Rise of esports at TAMIU
By Ruben Reyes
Bridge contributing writer
Published Monday, April 13, 2020
The TAMIU Smash Club is composed of students who play “Super Smash Bros.” for relaxation and competition.
Over the course of the semester, students formed bonds, thus enhancing the college experience for most. Management information systems major Luis Arriaga said his studies of networking exceeded his expectations in the TAMIU Smash Club.
“I want to have events that bring competitors from around the United States to [Texas A&M International University] and compete with our local Smash players,” Arriaga said.
Arriaga hopes to persuade TAMIU into looking at programs or scholarships for esports.
“TAMIU lags a little behind, but recently, the TAMIU [Recreational Sports Center] bought three gaming monitors and a Nintendo Switch … so there’s definitely support from the staff for gaming.”
Arriaga’s passion for gaming comes from his love for competition. In recent years, esports continues to grow all over the world due to famous titles such as, “League of Legends,” “Fortnite” and “Super Smash Bros. Ultimate.” These video game titles all share one trait in common: competition.
According to the Esports Ecosystems Report 2020, the esports market will likely surpass $1.5 billion in revenue by 2023. U.S. cities build esports arenas for tournaments. Esports gained mainstream media attention around the world. It’s an activity anyone can easily compete in, or spectate.
“As long as there are figureheads in the community, there is a chance that esports could grow into a prominent culture in any university,” Arriaga said.
Leonardo “MKLeo” Lopez is well known within the “Super Smash Bros.” community. Lopez is one of the notable players who inspires many people to enter “Super Smash Bros.” tournaments around the world. He is a player who continues to dominate the “Super Smash Bros.” competitive scene by consistently taking major tournaments with prizes ranging up to thousands of dollars.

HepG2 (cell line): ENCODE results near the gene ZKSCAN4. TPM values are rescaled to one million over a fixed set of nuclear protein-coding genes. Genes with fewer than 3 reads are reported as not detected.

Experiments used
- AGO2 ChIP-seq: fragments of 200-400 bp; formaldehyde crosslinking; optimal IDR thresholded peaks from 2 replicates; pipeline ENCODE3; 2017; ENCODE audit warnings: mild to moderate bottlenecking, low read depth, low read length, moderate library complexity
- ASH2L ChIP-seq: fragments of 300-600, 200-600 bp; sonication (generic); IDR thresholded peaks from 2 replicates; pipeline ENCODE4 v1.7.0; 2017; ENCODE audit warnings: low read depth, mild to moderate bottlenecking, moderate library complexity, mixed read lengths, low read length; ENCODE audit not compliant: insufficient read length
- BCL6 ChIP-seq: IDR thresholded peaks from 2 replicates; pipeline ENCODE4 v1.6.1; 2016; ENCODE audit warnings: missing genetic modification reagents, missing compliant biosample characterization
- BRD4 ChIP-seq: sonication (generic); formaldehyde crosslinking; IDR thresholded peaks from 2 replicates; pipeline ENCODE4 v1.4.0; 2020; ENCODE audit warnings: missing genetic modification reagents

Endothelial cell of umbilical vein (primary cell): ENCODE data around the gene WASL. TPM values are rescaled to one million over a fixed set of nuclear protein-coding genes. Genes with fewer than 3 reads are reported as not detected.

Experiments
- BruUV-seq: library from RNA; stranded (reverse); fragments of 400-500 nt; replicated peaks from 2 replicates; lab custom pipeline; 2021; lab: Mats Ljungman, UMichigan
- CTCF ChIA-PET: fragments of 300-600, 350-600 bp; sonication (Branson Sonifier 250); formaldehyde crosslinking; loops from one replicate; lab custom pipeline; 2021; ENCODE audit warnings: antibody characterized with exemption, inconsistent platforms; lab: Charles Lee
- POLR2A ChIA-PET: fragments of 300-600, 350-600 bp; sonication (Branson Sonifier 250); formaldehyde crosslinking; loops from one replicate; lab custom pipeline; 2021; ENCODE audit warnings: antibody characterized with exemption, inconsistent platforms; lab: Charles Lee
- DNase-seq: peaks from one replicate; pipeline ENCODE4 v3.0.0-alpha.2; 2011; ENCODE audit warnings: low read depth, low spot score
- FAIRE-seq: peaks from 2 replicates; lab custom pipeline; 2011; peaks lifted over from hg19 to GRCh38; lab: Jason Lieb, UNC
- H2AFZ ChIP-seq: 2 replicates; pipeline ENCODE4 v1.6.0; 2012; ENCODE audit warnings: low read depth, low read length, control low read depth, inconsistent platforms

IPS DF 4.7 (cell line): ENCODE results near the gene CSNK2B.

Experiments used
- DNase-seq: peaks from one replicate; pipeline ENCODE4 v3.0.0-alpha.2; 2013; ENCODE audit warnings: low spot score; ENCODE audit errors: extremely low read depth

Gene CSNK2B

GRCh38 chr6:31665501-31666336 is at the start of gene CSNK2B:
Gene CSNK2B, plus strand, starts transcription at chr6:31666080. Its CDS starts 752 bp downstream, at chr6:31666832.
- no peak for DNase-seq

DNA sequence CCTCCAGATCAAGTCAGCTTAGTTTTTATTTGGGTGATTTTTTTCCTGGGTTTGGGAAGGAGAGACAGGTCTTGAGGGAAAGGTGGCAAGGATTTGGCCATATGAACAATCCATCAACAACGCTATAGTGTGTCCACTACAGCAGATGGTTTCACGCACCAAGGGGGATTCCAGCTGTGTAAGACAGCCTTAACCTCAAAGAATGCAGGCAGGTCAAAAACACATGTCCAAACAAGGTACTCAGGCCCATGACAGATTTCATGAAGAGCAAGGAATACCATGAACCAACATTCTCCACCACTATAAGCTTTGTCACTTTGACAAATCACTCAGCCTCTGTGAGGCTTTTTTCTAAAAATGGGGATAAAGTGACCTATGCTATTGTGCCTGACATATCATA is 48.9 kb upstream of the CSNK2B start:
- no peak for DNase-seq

Arriaga embraces the passion for the “Super Smash Bros.” community on campus and hopes more interest will come in the future. Arriaga hosted several tournaments, including a few approved by TAMIU. The club hosted the Battle at the Border tournament in late July 2019. The tournament was stacked with more than 120 players in attendance, including talent from Arkansas and Honduras, competing for a grand prize of $600.
The success of the TAMIU Smash Club inspired various students to create more organizations of their own for esports. Students voiced interest in creating clubs for other games, such as “League of Legends” and “Overwatch.”
The TAMIU Smash Club participated in a collegiate league in early 2019. Gavin “Cosmic” Gonzalez traveled with TAMIU Smash.
“Playing in the collegiate team was, honestly, a very fun experience,” Gonzalez said. “It felt just as if I was competing in another sport. Being able to represent my school along with traveling with good friends to these events—definitely something I’m going to remember.”
As one of the team’s dominant players, he eliminated nearly every member of Schreiner University’s team during the collegiate crew battles against other Texas universities.
“Having to come up with strategies and changing our lines up on the fly, to beat whoever we were up against, is something that I thoroughly enjoyed,” Gonzalez said. “Having your team and spectators cheer your team on was also a nice feeling.”
Arriaga hopes campus esports will take off to never-before-seen heights. Esports is something he believes should not be ignored or skimmed over and should be treated equally to traditional sports.
“Esports is easier to get into than many other sports but it’s just as hard to master, so we can see greater interest from people to enter esports at TAMIU due to the accessibility, compared to other sports,” Arriaga said.
Arriaga remains optimistic that TAMIU will continue to support the esports community and the TAMIU Smash Club for more semesters to come.